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Having a strong core helps cyclists to transfer more power to the pedals by providing a solid platform for the lower body to push against. Without it, power is dissipated elsewhere.
Core strengthening exercises aim to target the smaller, deep intrinsic muscles of the abdomen and spine that help to stabilise the region, taking pressure off the larger muscle groups that tend to take over and fatigue quickly. This promotes a more balanced and efficient use of the body, supporting you through those long rides.
Popular forms of core training you can try are TRX, CXWORX, Body Attack, using rollers, Pilates and Barre.
An avenue that we have recently been investigating is Keiser, a treatment program that targets specific muscle groups to stabilise and strengthen, increase function and decrease pain; stay tuned for more information.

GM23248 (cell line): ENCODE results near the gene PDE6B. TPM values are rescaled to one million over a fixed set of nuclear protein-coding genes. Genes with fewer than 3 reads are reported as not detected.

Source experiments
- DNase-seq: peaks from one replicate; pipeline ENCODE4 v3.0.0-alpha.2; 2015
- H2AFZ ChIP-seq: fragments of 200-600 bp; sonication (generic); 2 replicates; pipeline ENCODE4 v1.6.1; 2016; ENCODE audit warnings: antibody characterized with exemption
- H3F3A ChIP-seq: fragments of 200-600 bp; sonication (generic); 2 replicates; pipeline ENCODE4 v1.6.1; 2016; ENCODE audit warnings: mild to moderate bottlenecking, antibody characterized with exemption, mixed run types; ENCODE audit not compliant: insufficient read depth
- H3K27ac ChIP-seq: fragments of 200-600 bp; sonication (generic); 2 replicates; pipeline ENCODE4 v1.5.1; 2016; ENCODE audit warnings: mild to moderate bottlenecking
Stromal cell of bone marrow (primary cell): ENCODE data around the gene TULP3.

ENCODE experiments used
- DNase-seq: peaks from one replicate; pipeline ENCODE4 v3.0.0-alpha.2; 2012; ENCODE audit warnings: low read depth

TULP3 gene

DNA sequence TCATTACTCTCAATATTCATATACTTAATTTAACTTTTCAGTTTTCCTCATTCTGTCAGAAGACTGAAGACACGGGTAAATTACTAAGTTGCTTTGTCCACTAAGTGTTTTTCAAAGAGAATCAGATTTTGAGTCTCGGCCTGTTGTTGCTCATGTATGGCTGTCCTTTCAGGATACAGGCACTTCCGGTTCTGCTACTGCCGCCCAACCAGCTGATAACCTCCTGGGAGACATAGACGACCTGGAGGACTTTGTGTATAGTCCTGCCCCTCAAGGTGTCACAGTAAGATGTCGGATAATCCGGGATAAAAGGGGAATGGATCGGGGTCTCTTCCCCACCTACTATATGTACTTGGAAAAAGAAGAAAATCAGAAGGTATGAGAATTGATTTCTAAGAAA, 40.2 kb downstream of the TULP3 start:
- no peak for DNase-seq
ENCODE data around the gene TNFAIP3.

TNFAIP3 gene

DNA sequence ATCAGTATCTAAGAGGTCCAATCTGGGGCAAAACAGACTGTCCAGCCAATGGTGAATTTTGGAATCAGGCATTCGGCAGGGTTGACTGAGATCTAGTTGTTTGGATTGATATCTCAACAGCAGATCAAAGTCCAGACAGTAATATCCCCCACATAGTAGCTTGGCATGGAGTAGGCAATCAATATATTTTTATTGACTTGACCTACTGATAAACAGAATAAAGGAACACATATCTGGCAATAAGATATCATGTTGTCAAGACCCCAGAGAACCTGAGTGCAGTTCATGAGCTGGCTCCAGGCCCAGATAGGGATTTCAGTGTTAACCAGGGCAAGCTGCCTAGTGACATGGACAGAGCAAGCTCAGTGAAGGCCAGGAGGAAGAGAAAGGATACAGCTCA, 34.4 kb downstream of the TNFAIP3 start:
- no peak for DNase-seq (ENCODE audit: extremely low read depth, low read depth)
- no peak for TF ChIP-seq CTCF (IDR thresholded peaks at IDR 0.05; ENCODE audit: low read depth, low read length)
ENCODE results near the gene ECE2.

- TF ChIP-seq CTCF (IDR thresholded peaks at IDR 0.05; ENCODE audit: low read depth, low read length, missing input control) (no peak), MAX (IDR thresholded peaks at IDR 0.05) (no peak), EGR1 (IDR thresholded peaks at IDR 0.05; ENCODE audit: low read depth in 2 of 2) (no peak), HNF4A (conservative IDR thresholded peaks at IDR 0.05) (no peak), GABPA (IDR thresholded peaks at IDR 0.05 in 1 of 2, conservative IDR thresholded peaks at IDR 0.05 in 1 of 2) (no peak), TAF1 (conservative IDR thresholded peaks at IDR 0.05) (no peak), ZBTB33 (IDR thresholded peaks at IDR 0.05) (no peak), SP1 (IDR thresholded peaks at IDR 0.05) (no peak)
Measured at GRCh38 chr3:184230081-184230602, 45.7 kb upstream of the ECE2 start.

Relationship between road fitness, core strength and the risk of injury.
It's important to choose a type of core training that is measurable and you can increase in intensity in addition to your cycling training. As show in the graph, If core strength plateaus and declines as a result of under loading or loss of interest from not seeing results while your road fitness continues to increase, the risk of injury due to core instability increases dramatically.
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